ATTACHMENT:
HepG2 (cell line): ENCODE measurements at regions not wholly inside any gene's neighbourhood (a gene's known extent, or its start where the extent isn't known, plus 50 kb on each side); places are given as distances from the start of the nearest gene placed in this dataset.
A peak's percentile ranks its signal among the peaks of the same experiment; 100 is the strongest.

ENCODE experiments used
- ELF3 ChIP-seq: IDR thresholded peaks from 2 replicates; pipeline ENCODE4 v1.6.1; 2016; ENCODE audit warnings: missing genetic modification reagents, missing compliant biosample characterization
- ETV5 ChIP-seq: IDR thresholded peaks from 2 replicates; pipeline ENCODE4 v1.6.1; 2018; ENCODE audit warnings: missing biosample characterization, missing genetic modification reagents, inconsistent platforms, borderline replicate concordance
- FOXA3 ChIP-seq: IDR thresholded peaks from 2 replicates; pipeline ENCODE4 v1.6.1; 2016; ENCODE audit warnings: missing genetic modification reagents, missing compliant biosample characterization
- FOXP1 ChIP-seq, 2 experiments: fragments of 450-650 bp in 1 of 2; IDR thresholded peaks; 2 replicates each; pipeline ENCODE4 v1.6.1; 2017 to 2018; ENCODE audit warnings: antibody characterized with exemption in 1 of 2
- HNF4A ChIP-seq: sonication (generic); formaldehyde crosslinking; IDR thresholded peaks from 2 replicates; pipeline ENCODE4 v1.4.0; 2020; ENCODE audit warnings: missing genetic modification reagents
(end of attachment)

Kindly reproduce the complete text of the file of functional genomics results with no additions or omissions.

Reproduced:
HepG2 (cell line): ENCODE measurements at regions not wholly inside any gene's neighbourhood (a gene's known extent, or its start where the extent isn't known, plus 50 kb on each side); places are given as distances from the start of the nearest gene placed in this dataset.
A peak's percentile ranks its signal among the peaks of the same experiment; 100 is the strongest.

ENCODE experiments used
- ELF3 ChIP-seq: IDR thresholded peaks from 2 replicates; pipeline ENCODE4 v1.6.1; 2016; ENCODE audit warnings: missing genetic modification reagents, missing compliant biosample characterization
- ETV5 ChIP-seq: IDR thresholded peaks from 2 replicates; pipeline ENCODE4 v1.6.1; 2018; ENCODE audit warnings: missing biosample characterization, missing genetic modification reagents, inconsistent platforms, borderline replicate concordance
- FOXA3 ChIP-seq: IDR thresholded peaks from 2 replicates; pipeline ENCODE4 v1.6.1; 2016; ENCODE audit warnings: missing genetic modification reagents, missing compliant biosample characterization
- FOXP1 ChIP-seq, 2 experiments: fragments of 450-650 bp in 1 of 2; IDR thresholded peaks; 2 replicates each; pipeline ENCODE4 v1.6.1; 2017 to 2018; ENCODE audit warnings: antibody characterized with exemption in 1 of 2
- HNF4A ChIP-seq: sonication (generic); formaldehyde crosslinking; IDR thresholded peaks from 2 replicates; pipeline ENCODE4 v1.4.0; 2020; ENCODE audit warnings: missing genetic modification reagents